The Link Between the Divorce Revolution and the Cohabitation Boom

B Perelli-Harris, A Berrington, P Galezewska, N Sánchez Gassen, Jennifer Holland

Research output: Working paperAcademic


Over the past decades, divorce and cohabitation have increased dramatically throughout Europe. Divorce has fundamentally altered the institution of marriage from a life-long union to one that may dissolve. Cohabitation allows couples to live together without undertaking the vows of marriage, but also allows couples to avoid the potentially higher costs of divorce. Thus, divorce and cohabitation seem to be intrinsically linked. Here we theorize how the increase in divorce may be linked to the increase in cohabitation on the macro-, meso-, and micro-levels. Using focus group data from 8 countries, we explore how divorce may have changed attitudes and beliefs concerning marriage and cohabitation. We then investigate whether survey data and official statistics in 16 countries provide evidence consistent with a link. While exogenous factors have been important for the increase in cohabitation, we argue that the divorce revolution has been a catalyst for the cohabitation boom.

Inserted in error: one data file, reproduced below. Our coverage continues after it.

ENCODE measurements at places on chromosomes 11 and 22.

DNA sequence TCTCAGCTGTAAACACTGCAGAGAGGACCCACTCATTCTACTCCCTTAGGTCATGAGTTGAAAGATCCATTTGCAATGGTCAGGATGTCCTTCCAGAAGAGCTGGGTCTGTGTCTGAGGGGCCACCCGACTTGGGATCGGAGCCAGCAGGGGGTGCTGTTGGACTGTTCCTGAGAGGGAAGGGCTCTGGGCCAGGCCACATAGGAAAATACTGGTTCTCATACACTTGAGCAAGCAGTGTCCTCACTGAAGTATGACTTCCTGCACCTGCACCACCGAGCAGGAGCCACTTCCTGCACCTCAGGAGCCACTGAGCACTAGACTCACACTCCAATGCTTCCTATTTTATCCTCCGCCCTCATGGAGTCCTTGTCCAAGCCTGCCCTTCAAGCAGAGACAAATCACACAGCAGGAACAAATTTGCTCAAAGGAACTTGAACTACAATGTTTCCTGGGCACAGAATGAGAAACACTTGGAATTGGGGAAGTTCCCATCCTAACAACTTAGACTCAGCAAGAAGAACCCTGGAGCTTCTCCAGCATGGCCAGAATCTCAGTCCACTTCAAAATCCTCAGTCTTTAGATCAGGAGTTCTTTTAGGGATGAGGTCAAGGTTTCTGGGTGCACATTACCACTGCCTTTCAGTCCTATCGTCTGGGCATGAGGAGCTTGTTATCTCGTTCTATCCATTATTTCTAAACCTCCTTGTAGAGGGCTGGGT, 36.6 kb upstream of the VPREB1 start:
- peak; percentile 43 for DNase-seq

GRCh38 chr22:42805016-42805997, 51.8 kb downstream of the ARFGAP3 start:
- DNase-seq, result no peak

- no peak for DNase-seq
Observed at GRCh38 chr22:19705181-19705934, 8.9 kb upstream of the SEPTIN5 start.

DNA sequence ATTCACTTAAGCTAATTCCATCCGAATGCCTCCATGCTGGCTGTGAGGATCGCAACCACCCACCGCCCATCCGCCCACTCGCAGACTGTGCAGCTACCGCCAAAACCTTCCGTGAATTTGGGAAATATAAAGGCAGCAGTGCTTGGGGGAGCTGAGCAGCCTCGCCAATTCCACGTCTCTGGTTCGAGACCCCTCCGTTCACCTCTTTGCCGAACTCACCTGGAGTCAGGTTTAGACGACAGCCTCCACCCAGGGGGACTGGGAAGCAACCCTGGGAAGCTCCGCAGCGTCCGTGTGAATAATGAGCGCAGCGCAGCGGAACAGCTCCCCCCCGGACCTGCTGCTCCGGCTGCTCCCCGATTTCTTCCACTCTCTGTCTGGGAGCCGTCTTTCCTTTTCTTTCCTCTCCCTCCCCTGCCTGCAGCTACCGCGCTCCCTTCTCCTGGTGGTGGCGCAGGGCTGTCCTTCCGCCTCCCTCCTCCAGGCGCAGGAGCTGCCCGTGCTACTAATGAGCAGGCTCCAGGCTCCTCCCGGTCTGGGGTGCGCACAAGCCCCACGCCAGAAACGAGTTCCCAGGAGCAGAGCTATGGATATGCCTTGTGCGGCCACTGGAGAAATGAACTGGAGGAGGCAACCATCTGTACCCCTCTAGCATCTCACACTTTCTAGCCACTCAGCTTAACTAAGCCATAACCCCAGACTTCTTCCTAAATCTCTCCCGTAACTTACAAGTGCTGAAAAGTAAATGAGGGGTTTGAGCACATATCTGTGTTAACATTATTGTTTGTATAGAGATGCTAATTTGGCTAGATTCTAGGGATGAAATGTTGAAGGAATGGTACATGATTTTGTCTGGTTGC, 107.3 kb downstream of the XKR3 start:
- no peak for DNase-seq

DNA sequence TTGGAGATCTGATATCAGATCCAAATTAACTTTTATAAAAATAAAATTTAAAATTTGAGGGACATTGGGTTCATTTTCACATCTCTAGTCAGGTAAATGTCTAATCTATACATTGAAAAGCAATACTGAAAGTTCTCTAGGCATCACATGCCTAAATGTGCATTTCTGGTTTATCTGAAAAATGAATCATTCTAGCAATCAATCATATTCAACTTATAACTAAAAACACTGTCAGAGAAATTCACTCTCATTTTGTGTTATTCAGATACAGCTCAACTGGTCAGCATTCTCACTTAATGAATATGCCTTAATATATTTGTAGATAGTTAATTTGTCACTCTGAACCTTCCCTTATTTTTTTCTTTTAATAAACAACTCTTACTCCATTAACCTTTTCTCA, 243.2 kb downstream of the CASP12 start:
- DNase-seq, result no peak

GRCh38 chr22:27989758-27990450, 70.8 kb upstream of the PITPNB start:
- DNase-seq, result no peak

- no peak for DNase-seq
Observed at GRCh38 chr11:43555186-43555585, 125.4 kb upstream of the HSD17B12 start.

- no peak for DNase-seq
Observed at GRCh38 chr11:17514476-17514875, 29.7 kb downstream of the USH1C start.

Original languageEnglish
Place of PublicationSouthampton, UK
Publication statusPublished - 2016
Externally publishedYes

Publication series

SeriesESRC Centre for Population Change Working Paper Series


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